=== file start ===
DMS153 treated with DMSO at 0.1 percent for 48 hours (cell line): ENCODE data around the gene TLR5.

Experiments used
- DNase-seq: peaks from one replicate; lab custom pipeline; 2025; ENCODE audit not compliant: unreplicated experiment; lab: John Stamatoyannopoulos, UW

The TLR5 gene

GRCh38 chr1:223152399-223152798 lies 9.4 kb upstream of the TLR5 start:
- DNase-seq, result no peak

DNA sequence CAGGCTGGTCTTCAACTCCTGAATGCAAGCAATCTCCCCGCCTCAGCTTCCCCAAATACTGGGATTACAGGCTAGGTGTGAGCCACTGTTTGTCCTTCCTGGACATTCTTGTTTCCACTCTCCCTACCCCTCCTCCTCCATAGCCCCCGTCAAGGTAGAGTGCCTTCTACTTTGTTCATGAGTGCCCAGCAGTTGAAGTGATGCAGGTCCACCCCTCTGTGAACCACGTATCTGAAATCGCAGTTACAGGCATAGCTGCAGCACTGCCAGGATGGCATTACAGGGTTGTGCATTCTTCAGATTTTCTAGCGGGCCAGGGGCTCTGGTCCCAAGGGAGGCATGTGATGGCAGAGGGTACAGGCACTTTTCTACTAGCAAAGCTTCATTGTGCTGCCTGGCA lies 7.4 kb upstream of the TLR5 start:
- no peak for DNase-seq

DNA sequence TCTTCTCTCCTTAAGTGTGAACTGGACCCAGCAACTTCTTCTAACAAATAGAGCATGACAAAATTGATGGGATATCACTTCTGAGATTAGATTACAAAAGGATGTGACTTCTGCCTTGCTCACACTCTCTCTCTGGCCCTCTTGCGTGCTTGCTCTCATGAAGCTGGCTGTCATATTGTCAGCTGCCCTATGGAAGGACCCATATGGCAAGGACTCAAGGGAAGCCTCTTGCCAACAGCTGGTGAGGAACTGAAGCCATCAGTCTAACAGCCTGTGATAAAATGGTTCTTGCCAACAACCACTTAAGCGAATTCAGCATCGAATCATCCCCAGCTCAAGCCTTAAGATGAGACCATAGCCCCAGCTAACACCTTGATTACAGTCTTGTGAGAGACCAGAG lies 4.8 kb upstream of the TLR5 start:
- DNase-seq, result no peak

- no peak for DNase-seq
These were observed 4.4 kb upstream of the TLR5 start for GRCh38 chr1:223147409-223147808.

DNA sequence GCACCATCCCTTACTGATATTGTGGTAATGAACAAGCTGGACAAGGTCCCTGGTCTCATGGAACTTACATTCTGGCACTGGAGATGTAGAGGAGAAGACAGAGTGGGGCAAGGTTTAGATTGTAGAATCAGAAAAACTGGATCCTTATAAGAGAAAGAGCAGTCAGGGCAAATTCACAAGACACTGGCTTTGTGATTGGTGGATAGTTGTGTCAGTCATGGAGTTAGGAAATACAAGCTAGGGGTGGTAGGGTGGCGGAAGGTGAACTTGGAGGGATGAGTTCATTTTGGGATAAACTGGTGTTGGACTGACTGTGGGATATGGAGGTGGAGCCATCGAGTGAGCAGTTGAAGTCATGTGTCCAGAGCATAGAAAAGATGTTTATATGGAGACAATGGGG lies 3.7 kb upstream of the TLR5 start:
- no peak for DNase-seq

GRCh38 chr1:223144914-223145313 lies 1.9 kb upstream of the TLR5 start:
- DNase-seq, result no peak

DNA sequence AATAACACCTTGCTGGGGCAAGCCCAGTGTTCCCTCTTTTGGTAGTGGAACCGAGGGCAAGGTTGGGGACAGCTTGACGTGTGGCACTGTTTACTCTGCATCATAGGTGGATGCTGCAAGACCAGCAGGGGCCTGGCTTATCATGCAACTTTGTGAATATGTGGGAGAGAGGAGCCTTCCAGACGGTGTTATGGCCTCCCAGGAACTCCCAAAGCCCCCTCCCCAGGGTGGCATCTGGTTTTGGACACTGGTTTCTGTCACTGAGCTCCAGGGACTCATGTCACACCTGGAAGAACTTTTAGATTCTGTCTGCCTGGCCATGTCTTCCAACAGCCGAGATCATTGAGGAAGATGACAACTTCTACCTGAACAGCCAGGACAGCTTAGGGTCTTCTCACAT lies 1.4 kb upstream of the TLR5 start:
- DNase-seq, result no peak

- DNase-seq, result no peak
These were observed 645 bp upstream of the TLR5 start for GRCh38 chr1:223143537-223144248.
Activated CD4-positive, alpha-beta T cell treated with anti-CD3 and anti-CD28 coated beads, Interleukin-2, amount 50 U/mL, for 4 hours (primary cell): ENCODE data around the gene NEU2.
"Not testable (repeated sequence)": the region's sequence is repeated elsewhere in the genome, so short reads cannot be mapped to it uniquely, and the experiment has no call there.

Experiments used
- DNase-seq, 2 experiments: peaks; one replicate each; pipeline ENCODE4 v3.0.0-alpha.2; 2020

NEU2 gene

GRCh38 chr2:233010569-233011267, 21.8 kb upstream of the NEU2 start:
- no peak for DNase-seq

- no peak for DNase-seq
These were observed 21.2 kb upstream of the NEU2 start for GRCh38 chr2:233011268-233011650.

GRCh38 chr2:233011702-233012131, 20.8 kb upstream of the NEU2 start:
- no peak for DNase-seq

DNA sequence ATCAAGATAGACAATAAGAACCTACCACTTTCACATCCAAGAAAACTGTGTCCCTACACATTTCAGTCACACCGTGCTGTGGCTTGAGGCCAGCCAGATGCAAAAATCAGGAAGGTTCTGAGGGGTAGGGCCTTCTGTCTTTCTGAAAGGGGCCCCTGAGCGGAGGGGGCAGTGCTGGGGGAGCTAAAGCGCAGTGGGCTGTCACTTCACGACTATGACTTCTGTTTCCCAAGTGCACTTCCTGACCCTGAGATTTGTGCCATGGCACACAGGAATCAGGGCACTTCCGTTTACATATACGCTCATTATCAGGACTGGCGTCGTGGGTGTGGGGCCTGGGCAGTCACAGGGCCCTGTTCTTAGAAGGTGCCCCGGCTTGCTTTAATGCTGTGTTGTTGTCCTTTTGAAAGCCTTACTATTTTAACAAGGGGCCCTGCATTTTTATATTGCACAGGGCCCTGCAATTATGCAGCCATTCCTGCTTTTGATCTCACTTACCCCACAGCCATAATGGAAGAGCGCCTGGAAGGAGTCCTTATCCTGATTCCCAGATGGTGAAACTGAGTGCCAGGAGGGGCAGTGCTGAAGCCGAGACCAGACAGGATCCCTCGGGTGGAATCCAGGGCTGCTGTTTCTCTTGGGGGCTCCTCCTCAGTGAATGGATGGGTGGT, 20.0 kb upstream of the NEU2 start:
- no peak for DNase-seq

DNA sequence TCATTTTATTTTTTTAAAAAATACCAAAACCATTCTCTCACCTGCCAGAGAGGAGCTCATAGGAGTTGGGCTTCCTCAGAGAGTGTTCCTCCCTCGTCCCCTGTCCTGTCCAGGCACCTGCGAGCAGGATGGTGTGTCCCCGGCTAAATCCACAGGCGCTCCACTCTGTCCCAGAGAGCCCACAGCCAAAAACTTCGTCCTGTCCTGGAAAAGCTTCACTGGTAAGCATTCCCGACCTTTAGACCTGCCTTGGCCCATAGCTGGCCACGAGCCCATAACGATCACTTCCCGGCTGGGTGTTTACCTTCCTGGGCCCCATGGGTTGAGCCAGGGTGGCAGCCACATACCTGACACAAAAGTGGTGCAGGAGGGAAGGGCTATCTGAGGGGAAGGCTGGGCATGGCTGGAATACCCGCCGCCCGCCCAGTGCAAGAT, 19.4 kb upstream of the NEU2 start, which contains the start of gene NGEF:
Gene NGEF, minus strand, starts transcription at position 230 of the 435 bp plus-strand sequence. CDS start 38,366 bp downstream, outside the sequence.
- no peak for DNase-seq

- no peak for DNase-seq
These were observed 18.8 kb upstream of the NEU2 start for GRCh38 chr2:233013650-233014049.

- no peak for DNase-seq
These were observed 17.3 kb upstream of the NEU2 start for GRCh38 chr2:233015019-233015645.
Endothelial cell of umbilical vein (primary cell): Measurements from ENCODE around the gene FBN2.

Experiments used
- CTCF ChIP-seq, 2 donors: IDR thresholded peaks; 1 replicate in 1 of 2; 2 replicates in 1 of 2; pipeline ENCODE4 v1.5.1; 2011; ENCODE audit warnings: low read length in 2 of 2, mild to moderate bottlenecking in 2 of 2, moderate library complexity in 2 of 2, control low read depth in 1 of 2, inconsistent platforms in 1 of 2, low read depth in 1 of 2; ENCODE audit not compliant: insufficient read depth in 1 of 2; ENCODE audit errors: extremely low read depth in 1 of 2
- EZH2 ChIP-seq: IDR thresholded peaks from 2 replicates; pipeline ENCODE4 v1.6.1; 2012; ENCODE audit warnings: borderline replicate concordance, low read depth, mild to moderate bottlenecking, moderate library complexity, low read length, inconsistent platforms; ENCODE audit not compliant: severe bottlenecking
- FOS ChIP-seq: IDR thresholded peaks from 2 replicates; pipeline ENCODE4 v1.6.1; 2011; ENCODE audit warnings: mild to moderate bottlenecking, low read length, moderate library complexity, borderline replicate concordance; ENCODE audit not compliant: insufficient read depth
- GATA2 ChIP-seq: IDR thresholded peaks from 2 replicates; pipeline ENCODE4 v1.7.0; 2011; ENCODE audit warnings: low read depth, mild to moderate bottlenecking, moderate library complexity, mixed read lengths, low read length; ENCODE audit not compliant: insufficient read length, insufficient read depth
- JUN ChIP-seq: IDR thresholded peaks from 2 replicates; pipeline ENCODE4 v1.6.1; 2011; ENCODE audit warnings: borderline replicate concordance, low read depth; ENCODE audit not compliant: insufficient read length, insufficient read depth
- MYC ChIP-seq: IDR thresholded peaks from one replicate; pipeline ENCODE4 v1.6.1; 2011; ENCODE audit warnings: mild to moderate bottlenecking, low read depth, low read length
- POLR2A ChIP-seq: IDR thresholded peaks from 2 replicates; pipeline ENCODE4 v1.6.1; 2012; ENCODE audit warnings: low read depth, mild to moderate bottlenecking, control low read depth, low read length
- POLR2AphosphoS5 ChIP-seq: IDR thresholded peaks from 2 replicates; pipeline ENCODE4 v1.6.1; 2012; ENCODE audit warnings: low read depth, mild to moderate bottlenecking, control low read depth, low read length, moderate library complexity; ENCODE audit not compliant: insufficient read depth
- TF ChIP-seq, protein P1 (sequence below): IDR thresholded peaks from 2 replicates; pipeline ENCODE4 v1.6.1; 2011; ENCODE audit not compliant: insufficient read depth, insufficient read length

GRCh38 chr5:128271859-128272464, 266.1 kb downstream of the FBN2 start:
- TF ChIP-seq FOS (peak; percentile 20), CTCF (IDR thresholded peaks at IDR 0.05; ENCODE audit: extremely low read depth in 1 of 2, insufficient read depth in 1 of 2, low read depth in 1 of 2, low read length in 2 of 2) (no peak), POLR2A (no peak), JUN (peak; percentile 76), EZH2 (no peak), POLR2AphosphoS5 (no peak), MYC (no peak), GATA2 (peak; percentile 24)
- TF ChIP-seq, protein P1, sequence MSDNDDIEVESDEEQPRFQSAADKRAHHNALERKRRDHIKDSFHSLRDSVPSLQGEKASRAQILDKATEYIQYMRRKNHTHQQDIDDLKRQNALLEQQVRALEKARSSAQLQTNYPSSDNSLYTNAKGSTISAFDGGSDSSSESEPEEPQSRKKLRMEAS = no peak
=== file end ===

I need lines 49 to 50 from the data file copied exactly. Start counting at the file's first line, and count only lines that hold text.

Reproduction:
- POLR2A ChIP-seq: IDR thresholded peaks from 2 replicates; pipeline ENCODE4 v1.6.1; 2012; ENCODE audit warnings: low read depth, mild to moderate bottlenecking, control low read depth, low read length
- POLR2AphosphoS5 ChIP-seq: IDR thresholded peaks from 2 replicates; pipeline ENCODE4 v1.6.1; 2012; ENCODE audit warnings: low read depth, mild to moderate bottlenecking, control low read depth, low read length, moderate library complexity; ENCODE audit not compliant: insufficient read depth